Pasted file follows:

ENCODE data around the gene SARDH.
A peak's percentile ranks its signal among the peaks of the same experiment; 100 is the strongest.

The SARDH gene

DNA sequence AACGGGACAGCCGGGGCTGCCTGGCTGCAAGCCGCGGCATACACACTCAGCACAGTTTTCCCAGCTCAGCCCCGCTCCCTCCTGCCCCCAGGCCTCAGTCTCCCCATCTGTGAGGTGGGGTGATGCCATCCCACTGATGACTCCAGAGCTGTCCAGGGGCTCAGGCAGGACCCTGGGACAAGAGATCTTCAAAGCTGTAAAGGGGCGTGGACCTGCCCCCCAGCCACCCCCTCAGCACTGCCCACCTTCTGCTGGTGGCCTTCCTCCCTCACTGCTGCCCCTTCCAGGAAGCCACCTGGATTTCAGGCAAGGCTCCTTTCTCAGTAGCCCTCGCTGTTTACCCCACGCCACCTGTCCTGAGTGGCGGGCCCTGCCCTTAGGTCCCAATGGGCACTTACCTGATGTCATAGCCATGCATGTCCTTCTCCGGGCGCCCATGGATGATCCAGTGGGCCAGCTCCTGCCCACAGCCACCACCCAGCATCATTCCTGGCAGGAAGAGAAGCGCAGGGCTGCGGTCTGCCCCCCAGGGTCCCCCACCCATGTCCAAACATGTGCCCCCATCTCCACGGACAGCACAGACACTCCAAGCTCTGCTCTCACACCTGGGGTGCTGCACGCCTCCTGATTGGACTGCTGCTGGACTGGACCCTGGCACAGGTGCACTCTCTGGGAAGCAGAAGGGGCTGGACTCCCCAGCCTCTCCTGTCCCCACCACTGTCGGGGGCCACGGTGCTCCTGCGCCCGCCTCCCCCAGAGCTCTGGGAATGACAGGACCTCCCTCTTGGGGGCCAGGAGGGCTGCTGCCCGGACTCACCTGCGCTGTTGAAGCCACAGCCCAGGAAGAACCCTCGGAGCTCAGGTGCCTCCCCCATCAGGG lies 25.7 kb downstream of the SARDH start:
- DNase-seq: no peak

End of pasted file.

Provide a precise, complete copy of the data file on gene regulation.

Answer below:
ENCODE data around the gene SARDH.
A peak's percentile ranks its signal among the peaks of the same experiment; 100 is the strongest.

The SARDH gene

DNA sequence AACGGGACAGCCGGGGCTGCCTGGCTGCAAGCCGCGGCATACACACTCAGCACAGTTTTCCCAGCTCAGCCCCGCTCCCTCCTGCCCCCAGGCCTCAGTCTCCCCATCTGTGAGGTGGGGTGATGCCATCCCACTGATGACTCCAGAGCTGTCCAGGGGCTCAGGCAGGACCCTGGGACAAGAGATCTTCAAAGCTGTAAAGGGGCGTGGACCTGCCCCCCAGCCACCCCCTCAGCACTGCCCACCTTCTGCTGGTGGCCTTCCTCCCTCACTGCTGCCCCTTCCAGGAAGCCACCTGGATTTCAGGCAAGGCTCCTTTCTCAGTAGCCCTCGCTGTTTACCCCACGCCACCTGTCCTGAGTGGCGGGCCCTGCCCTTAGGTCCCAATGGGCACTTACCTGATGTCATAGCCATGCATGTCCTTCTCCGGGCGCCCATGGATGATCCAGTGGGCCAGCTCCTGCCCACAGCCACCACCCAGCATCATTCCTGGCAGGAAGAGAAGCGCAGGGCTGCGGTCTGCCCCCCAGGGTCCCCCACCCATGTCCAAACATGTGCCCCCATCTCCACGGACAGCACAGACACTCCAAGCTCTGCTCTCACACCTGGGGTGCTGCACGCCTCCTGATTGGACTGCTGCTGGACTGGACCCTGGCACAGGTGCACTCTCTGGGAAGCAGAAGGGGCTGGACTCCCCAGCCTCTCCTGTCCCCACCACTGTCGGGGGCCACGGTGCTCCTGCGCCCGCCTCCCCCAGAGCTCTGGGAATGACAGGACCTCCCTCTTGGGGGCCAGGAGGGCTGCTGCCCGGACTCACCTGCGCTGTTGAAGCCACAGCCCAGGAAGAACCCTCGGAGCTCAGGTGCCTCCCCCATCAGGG lies 25.7 kb downstream of the SARDH start:
- DNase-seq: no peak